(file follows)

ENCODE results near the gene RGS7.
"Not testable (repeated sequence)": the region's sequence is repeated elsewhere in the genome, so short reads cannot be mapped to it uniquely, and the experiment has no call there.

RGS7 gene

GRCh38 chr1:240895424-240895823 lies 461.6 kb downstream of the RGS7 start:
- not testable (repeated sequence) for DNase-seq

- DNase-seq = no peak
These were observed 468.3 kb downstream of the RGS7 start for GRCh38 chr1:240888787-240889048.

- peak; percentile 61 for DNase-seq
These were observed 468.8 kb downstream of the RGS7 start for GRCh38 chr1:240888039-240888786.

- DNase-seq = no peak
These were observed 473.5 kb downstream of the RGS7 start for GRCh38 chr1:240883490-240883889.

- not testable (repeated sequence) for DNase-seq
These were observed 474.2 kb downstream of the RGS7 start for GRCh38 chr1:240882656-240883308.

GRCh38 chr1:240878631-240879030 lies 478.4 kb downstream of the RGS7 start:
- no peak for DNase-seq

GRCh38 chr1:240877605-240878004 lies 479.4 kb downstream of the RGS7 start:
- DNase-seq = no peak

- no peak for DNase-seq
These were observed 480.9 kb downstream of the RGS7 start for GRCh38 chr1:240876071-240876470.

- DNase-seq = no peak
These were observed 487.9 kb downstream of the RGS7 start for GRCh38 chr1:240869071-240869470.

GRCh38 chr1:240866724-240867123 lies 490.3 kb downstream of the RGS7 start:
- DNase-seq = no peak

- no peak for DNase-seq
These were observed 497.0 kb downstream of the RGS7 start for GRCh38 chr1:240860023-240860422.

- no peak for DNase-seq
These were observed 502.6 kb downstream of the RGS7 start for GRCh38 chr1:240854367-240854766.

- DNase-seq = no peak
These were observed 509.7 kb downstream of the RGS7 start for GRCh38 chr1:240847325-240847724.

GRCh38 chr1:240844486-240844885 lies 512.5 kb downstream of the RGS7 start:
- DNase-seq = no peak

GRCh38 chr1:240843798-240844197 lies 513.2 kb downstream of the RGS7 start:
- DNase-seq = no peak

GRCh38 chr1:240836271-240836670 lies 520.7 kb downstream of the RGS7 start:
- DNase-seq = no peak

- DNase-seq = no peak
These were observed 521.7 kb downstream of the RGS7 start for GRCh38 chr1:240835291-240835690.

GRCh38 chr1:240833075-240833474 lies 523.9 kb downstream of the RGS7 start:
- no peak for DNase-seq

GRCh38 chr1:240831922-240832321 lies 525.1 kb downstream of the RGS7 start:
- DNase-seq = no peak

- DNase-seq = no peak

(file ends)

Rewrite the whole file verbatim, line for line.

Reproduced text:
ENCODE results near the gene RGS7.
"Not testable (repeated sequence)": the region's sequence is repeated elsewhere in the genome, so short reads cannot be mapped to it uniquely, and the experiment has no call there.

RGS7 gene

GRCh38 chr1:240895424-240895823 lies 461.6 kb downstream of the RGS7 start:
- not testable (repeated sequence) for DNase-seq

- DNase-seq = no peak
These were observed 468.3 kb downstream of the RGS7 start for GRCh38 chr1:240888787-240889048.

- peak; percentile 61 for DNase-seq
These were observed 468.8 kb downstream of the RGS7 start for GRCh38 chr1:240888039-240888786.

- DNase-seq = no peak
These were observed 473.5 kb downstream of the RGS7 start for GRCh38 chr1:240883490-240883889.

- not testable (repeated sequence) for DNase-seq
These were observed 474.2 kb downstream of the RGS7 start for GRCh38 chr1:240882656-240883308.

GRCh38 chr1:240878631-240879030 lies 478.4 kb downstream of the RGS7 start:
- no peak for DNase-seq

GRCh38 chr1:240877605-240878004 lies 479.4 kb downstream of the RGS7 start:
- DNase-seq = no peak

- no peak for DNase-seq
These were observed 480.9 kb downstream of the RGS7 start for GRCh38 chr1:240876071-240876470.

- DNase-seq = no peak
These were observed 487.9 kb downstream of the RGS7 start for GRCh38 chr1:240869071-240869470.

GRCh38 chr1:240866724-240867123 lies 490.3 kb downstream of the RGS7 start:
- DNase-seq = no peak

- no peak for DNase-seq
These were observed 497.0 kb downstream of the RGS7 start for GRCh38 chr1:240860023-240860422.

- no peak for DNase-seq
These were observed 502.6 kb downstream of the RGS7 start for GRCh38 chr1:240854367-240854766.

- DNase-seq = no peak
These were observed 509.7 kb downstream of the RGS7 start for GRCh38 chr1:240847325-240847724.

GRCh38 chr1:240844486-240844885 lies 512.5 kb downstream of the RGS7 start:
- DNase-seq = no peak

GRCh38 chr1:240843798-240844197 lies 513.2 kb downstream of the RGS7 start:
- DNase-seq = no peak

GRCh38 chr1:240836271-240836670 lies 520.7 kb downstream of the RGS7 start:
- DNase-seq = no peak

- DNase-seq = no peak
These were observed 521.7 kb downstream of the RGS7 start for GRCh38 chr1:240835291-240835690.

GRCh38 chr1:240833075-240833474 lies 523.9 kb downstream of the RGS7 start:
- no peak for DNase-seq

GRCh38 chr1:240831922-240832321 lies 525.1 kb downstream of the RGS7 start:
- DNase-seq = no peak

- DNase-seq = no peak